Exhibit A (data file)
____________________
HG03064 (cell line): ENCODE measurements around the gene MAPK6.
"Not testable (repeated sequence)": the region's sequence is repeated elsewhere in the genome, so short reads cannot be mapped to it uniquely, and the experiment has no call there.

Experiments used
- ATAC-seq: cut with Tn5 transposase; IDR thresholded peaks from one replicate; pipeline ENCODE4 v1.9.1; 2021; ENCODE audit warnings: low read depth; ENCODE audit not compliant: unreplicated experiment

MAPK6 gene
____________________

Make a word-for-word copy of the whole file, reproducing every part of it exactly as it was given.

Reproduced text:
HG03064 (cell line): ENCODE measurements around the gene MAPK6.
"Not testable (repeated sequence)": the region's sequence is repeated elsewhere in the genome, so short reads cannot be mapped to it uniquely, and the experiment has no call there.

Experiments used
- ATAC-seq: cut with Tn5 transposase; IDR thresholded peaks from one replicate; pipeline ENCODE4 v1.9.1; 2021; ENCODE audit warnings: low read depth; ENCODE audit not compliant: unreplicated experiment

MAPK6 gene